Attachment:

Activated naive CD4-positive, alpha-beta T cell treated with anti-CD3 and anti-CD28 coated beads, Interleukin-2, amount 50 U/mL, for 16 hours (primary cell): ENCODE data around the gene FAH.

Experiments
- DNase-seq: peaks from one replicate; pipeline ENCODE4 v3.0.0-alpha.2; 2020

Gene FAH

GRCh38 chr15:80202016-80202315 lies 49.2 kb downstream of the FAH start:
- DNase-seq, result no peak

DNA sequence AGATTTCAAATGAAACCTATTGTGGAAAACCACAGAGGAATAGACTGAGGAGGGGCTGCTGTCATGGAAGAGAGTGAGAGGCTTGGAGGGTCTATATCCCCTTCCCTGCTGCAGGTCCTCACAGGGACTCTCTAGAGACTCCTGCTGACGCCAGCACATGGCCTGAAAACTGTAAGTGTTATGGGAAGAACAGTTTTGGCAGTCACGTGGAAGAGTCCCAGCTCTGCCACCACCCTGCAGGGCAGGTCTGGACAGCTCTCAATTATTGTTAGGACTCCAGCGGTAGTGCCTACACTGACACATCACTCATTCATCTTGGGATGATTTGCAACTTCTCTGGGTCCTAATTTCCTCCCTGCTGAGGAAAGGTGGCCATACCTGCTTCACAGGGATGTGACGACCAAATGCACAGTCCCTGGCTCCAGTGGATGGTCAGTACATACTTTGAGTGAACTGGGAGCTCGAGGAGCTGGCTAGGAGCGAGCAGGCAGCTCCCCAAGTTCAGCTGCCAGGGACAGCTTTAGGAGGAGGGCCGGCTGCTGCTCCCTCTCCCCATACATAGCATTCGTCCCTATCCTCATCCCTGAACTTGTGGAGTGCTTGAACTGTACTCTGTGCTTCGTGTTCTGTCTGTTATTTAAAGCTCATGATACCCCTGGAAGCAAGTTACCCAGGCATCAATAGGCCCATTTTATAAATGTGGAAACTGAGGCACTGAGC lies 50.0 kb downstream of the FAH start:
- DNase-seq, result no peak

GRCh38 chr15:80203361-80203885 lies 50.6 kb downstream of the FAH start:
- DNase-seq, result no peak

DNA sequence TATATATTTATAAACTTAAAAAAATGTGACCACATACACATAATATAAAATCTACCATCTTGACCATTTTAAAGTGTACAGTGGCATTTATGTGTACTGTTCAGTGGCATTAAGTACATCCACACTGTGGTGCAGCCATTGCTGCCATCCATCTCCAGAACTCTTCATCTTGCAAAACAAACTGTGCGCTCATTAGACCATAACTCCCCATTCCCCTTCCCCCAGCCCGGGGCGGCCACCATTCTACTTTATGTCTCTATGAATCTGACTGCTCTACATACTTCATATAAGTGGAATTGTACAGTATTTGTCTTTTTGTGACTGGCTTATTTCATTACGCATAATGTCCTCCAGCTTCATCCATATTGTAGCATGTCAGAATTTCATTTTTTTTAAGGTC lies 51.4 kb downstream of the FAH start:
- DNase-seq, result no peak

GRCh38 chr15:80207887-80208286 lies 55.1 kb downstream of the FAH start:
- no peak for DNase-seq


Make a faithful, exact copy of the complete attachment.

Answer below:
Activated naive CD4-positive, alpha-beta T cell treated with anti-CD3 and anti-CD28 coated beads, Interleukin-2, amount 50 U/mL, for 16 hours (primary cell): ENCODE data around the gene FAH.

Experiments
- DNase-seq: peaks from one replicate; pipeline ENCODE4 v3.0.0-alpha.2; 2020

Gene FAH

GRCh38 chr15:80202016-80202315 lies 49.2 kb downstream of the FAH start:
- DNase-seq, result no peak

DNA sequence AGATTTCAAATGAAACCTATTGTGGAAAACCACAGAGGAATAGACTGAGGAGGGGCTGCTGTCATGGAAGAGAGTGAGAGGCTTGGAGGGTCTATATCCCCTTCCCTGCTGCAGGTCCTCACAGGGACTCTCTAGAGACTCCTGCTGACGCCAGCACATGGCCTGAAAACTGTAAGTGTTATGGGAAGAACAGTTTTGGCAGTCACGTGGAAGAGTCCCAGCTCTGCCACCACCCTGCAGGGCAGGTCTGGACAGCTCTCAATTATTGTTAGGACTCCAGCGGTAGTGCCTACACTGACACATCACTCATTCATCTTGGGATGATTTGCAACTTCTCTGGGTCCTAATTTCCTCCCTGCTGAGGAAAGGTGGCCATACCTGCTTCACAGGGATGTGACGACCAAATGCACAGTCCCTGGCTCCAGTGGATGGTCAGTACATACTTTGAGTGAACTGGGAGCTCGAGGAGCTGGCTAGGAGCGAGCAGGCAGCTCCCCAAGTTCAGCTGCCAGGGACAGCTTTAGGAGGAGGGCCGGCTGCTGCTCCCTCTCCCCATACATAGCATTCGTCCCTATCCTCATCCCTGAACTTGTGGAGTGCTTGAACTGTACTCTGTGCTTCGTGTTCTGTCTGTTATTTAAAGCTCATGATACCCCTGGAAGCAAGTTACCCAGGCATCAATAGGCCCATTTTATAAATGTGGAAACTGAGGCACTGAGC lies 50.0 kb downstream of the FAH start:
- DNase-seq, result no peak

GRCh38 chr15:80203361-80203885 lies 50.6 kb downstream of the FAH start:
- DNase-seq, result no peak

DNA sequence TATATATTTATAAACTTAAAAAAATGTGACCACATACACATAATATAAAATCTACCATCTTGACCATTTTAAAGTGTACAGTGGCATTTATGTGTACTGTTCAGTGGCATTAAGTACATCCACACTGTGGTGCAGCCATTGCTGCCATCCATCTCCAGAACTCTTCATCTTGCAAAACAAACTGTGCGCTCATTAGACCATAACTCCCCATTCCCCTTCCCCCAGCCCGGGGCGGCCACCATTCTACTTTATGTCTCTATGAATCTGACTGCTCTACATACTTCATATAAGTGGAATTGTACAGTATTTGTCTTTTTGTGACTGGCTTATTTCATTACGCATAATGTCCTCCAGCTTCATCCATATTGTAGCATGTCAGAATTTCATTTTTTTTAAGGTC lies 51.4 kb downstream of the FAH start:
- DNase-seq, result no peak

GRCh38 chr15:80207887-80208286 lies 55.1 kb downstream of the FAH start:
- no peak for DNase-seq